When solidarity is lacking, women are in a weak position to negotiate tasks sharing in the couple. On one hand, they often have a lower income than their companion. On the other hand, they need help when their body serves childbirth. Couples thus easily fall into a patriarchal model: the woman sacrifices her career and takes on her most domestic duties, which widens the pay gap between the two and accentuates the material power of the man.
Mothers whose income is not enough to feed a family, or who want to give more time to their children, have little choice but to depend on a man. Family allowances are generally not sufficient, and there are not always relatives who can help.
When families break up, often, women with low or average incomes have to take care of domestic and family responsibilities alone, while having a full time job. They live a daily slavery and suffer, sometimes they burn out. On the other side, many divorced men find themselves alone with the obligation to pay family support to their former wife, which gives them the feeling of being stripped of their money as well as of their children. Aside of that, there is plenty of isolated people, at any age and any social classes. These situations are symptomatic of a society that tries to rid itself from the unfair patriarchal model, but that has not learned enough to work together by solidarity rather than by obedience to an authority.
This handicap is visible even in the most charitable organizations. I have found as much conflicts, narcissism, lack of listening and empathy, use and abuse of authority, use of scapegoats and rumors, in organizations such as the Red Cross, as in the most capitalist companies in which I’ve worked for money.
Perhaps we should also question the norm of having babies. This contributes not only to the enslavement of women, but also to the destruction of nature. Perhaps we should replace the ideology of giving life with an ideology of non-suffering, which implies asking the question “Is birth in the interest of the child?” As suggested by Jean-Christophe Lurenbaum in his work of the same name (in French).
In any case, there is probably not an ideal model for all, but models that are suitable for some and not for others. The emancipation of women broke the obligation of a structure that made many of them unhappy, and did not make most men happy either. People were just resigned. Today we have the choice, which allows us to have access to love, freedom, a real complicity and a better personal development, but at the cost of trials and errors, by adapting also to the aspirations of his or her partner, whether she is a woman or he is a man.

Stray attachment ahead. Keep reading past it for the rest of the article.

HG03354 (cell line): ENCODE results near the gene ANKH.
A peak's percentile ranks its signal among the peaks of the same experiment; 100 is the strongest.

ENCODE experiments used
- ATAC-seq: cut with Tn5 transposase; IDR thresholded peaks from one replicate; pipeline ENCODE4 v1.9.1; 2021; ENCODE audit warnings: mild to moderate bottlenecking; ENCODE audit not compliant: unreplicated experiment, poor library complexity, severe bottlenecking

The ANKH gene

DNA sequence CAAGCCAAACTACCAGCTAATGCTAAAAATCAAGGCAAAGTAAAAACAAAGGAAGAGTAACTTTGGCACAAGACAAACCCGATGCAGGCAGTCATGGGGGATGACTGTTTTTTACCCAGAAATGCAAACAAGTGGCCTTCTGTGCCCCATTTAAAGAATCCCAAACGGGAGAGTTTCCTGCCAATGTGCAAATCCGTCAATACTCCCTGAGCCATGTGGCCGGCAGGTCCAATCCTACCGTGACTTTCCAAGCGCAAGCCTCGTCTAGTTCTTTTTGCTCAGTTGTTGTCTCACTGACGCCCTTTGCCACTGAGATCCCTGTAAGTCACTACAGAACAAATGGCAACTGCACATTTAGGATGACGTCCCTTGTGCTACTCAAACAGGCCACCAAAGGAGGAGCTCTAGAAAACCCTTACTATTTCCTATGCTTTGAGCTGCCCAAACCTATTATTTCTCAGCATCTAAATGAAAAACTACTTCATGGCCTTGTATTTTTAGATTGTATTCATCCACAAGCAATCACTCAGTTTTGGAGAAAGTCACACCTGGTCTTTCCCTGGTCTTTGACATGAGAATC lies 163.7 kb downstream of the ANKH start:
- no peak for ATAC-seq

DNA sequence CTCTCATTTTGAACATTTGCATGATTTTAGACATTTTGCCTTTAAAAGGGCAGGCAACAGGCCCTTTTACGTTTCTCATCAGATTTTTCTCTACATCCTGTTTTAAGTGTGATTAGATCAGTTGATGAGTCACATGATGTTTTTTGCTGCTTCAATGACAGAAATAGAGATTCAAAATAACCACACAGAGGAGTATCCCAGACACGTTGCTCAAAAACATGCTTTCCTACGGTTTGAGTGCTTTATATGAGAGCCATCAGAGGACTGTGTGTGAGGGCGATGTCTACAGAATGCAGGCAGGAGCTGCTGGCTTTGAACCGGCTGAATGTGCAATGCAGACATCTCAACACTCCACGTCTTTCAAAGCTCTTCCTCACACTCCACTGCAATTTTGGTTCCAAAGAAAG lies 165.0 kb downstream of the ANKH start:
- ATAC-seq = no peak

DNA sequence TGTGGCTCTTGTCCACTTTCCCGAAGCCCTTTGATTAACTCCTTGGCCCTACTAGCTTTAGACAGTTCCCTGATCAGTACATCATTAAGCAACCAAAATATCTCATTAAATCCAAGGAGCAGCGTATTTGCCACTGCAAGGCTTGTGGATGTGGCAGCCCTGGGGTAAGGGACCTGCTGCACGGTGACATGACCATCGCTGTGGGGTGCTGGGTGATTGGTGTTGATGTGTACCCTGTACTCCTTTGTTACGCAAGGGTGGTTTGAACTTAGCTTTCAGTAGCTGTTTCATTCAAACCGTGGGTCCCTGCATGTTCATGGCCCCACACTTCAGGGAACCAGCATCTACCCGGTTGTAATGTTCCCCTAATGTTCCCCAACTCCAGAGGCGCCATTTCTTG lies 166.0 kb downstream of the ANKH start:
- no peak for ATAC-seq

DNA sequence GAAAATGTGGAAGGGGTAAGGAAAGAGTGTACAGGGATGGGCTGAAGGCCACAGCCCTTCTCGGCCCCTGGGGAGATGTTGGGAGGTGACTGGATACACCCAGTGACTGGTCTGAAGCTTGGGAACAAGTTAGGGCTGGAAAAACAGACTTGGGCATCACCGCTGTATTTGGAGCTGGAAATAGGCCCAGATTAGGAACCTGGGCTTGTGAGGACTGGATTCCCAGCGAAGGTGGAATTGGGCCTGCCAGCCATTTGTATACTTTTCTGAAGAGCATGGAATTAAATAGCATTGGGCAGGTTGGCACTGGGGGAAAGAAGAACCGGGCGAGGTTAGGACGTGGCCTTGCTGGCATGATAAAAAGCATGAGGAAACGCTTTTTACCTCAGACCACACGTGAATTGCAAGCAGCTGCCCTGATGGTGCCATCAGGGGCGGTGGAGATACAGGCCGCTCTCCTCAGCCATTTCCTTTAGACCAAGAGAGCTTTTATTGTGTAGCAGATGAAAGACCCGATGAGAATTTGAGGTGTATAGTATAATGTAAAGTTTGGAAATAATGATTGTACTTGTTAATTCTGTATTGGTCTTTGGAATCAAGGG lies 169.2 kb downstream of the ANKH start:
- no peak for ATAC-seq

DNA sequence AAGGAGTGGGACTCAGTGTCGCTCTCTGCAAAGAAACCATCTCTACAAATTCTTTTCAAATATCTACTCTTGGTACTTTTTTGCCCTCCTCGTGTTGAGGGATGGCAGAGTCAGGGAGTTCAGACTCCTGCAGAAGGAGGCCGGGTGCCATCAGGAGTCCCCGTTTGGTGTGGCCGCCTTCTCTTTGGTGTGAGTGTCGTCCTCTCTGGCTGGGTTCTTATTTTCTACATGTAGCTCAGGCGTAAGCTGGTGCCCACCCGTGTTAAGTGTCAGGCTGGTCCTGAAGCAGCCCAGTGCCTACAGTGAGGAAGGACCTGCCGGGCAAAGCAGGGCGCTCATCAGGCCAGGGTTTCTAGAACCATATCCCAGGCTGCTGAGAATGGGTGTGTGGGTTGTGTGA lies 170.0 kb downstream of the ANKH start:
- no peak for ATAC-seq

Mothers and others
Sarah Blaffer Hrdy, anthropologist and professor emerita at the University of California, has published several books about the role of the mothers in shaping human evolution. She explains that it is the mother-child relationship that has guided the evolution of the animal towards the human, by developing empathy.
In the article Mothers and Others in Natural History Magazine, she describes the importance of cooperative breeders:
These helpers other than the mother, called allomothers by sociobiologists, do not just protect and provision youngsters. In groups such as the Efe and Aka Pygmies of central Africa, allomothers actually hold children and carry them about. In these tight-knit communities of communal foragers—within which men, women, and children still hunt with nets, much as humans are thought to have done tens of thousands of years ago—siblings, aunts, uncles, fathers, and grandmothers hold newborns on the first day of life. When University of New Mexico anthropologist Paula Ivey asked an Efe woman, “Who cares for babies?” the immediate answer was, “We all do!” By three weeks of age, the babies are in contact with allomothers 40 percent of the time. By eighteen weeks, infants actually spend more time with allomothers than with their gestational mothers. On average, Efe babies have fourteen different caretakers, most of whom are close kin. According to Washington State University anthropologist Barry Hewlett, Aka babies are within arm’s reach of their fathers for more than half of every day.
But alloparents must be competent and caring. This is not always the case in daycares, for example, as Sarah Blaffer Hrdy explains:
The NICHD study showed only that day care was better than mother care if the mother was neglectful or abusive. But excluding such worst-case scenarios, the study showed no detectable ill effects from day care only when infants had a secure relationship with parents to begin with (which I take to mean that babies felt wanted) and only when the day care was of high quality. And in this study’s context, “high quality” meant that the facility had a high ratio of caretakers to babies, that it had the same caretakers all the time, and that the caretakers were sensitive to infants’ needs—in other words, that the day care staff acted like committed kin.
Bluntly put, this kind of day care is almost impossible to find. Where it exists at all, it’s expensive. Waiting lists are long, even for cheap or inadequate care. The average rate of staff turnover in day care centers is 30 percent per year, primarily because these workers are paid barely the minimum wage (usually less, in fact, than parking-lot attendants). Furthermore, day care tends to be age-graded, so even at centers where staff members stay put, kids move annually to new teachers. This kind of day care is unlikely to foster trusting relationships.